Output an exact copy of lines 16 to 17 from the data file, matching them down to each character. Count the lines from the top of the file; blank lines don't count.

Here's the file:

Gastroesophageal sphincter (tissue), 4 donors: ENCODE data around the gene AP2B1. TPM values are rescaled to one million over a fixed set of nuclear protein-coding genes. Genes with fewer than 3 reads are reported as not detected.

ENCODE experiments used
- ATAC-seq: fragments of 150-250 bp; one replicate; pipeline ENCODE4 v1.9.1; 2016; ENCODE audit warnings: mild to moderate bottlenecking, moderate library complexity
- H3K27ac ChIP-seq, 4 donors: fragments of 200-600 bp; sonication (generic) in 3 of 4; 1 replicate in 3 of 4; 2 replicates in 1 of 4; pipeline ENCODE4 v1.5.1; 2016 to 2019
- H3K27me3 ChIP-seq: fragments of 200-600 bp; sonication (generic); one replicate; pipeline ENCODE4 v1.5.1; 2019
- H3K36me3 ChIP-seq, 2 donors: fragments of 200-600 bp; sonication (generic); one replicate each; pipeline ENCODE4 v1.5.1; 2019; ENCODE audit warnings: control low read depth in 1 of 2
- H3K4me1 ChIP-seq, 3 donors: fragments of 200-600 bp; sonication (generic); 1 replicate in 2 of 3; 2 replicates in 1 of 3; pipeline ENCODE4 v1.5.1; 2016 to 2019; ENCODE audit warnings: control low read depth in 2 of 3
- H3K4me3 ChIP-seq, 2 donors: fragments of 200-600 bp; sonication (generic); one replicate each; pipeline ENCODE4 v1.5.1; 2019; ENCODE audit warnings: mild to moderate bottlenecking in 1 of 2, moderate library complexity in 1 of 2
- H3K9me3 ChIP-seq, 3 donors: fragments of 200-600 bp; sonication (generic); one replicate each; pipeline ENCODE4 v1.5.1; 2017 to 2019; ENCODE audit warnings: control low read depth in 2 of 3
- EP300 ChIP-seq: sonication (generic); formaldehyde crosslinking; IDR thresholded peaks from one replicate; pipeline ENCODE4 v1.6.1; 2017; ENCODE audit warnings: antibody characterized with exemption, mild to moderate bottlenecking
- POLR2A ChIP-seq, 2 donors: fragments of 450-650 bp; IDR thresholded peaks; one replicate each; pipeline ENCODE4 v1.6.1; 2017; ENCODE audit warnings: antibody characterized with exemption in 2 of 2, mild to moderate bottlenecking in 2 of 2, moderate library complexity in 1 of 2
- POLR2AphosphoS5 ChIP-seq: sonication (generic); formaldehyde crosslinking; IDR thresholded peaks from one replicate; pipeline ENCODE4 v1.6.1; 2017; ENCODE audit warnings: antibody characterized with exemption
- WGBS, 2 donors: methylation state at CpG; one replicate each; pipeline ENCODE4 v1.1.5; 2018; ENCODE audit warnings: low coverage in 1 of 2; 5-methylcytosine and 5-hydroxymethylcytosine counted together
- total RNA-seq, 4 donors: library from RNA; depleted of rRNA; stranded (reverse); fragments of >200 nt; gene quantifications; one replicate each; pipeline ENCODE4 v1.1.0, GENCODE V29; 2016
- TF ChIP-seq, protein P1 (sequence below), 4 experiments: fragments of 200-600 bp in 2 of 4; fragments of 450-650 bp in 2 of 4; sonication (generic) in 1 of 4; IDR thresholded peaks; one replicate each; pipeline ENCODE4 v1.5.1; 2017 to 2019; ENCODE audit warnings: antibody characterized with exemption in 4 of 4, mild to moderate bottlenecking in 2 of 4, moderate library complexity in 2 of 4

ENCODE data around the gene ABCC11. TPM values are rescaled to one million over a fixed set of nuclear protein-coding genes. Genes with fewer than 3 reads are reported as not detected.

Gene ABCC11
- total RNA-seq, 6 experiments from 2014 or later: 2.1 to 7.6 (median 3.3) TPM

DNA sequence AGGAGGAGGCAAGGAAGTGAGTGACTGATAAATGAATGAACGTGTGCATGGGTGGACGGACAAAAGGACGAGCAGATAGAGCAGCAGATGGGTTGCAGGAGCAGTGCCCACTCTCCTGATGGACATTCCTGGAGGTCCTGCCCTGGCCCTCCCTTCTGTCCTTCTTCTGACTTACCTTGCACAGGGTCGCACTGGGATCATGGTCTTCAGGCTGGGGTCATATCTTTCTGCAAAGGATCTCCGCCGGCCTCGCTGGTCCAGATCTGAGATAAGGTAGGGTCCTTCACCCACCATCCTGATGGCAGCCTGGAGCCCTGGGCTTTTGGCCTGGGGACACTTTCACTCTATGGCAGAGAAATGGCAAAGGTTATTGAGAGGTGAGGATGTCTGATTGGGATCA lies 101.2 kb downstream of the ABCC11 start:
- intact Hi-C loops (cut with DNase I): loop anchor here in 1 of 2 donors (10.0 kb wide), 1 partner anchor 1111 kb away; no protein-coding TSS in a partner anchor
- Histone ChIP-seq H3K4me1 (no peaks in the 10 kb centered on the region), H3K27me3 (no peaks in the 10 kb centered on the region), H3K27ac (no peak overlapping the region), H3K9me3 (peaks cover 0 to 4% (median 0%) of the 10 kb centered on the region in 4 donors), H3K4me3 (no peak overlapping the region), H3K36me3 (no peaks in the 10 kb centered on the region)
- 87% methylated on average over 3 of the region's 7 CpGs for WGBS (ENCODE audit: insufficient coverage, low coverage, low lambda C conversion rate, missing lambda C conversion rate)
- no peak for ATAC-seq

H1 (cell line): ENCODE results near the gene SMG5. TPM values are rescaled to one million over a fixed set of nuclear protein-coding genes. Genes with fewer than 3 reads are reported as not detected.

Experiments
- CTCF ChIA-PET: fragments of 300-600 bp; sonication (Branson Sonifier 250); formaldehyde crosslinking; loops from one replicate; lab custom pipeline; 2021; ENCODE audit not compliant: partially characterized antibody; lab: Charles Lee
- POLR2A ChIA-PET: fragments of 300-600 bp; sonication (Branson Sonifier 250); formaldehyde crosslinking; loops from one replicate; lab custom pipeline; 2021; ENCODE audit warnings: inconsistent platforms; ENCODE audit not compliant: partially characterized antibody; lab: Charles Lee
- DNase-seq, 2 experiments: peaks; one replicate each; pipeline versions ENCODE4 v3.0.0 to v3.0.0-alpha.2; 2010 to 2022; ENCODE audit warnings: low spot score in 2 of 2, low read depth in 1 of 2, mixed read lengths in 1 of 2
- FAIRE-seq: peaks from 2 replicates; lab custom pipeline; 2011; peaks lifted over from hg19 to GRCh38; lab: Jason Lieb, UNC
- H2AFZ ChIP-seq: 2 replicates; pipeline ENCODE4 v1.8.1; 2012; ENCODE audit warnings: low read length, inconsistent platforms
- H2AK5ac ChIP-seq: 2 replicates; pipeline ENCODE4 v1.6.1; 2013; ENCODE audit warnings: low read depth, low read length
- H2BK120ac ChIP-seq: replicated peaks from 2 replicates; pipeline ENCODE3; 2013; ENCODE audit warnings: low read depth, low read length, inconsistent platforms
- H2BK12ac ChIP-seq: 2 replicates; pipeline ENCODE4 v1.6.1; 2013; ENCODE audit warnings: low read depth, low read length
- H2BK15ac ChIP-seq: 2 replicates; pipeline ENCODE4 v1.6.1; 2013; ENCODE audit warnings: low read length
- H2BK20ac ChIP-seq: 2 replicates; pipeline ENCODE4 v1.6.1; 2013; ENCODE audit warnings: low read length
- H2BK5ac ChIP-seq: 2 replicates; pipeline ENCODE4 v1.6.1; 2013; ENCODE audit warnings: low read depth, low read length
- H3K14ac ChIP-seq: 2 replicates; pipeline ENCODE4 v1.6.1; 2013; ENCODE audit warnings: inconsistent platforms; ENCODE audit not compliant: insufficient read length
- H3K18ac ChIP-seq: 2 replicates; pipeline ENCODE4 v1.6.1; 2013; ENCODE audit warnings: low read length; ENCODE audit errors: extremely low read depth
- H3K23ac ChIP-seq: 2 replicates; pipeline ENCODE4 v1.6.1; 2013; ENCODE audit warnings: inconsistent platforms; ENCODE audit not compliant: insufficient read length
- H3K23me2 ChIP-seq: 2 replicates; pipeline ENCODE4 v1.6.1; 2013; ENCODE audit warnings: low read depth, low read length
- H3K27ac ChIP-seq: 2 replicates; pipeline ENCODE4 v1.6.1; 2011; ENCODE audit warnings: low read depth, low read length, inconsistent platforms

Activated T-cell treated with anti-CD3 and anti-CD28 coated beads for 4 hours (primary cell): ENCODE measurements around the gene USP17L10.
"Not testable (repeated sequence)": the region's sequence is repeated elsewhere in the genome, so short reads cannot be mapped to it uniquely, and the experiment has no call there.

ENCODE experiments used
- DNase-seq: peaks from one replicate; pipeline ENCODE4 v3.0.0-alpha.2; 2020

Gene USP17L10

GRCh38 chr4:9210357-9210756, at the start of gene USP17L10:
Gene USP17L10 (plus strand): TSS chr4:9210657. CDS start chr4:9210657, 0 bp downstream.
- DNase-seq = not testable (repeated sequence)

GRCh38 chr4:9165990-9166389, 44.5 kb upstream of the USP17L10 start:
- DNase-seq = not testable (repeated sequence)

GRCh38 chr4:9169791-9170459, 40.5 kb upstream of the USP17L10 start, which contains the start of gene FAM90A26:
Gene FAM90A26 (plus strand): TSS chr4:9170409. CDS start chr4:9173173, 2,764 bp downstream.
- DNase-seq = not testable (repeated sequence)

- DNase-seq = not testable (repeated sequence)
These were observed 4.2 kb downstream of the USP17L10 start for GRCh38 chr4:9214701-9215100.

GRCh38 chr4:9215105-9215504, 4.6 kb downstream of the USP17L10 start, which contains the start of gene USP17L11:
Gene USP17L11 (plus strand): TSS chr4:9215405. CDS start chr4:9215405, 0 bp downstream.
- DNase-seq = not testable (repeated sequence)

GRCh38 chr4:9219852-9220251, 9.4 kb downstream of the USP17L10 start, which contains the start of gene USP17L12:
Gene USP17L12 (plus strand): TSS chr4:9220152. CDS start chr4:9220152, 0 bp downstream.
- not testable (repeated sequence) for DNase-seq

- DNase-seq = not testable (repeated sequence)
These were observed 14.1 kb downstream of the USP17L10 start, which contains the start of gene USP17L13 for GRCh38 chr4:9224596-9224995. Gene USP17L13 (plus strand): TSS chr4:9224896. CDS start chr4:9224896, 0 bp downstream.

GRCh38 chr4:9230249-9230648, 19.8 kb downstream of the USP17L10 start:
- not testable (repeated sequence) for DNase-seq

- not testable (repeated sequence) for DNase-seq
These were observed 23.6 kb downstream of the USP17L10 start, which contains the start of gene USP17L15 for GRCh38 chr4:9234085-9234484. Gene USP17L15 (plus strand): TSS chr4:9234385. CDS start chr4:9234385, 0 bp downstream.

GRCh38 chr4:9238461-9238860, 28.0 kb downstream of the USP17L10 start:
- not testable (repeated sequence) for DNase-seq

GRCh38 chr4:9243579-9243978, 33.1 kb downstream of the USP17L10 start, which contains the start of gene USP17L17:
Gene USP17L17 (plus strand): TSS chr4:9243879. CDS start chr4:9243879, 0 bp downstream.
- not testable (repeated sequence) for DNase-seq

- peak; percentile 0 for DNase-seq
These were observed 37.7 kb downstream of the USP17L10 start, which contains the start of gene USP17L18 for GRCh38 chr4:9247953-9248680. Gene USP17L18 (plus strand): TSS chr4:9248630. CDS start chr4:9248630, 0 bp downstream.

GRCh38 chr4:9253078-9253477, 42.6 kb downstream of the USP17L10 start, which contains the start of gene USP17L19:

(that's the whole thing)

ENCODE data around the gene ABCC11. TPM values are rescaled to one million over a fixed set of nuclear protein-coding genes. Genes with fewer than 3 reads are reported as not detected.

Gene ABCC11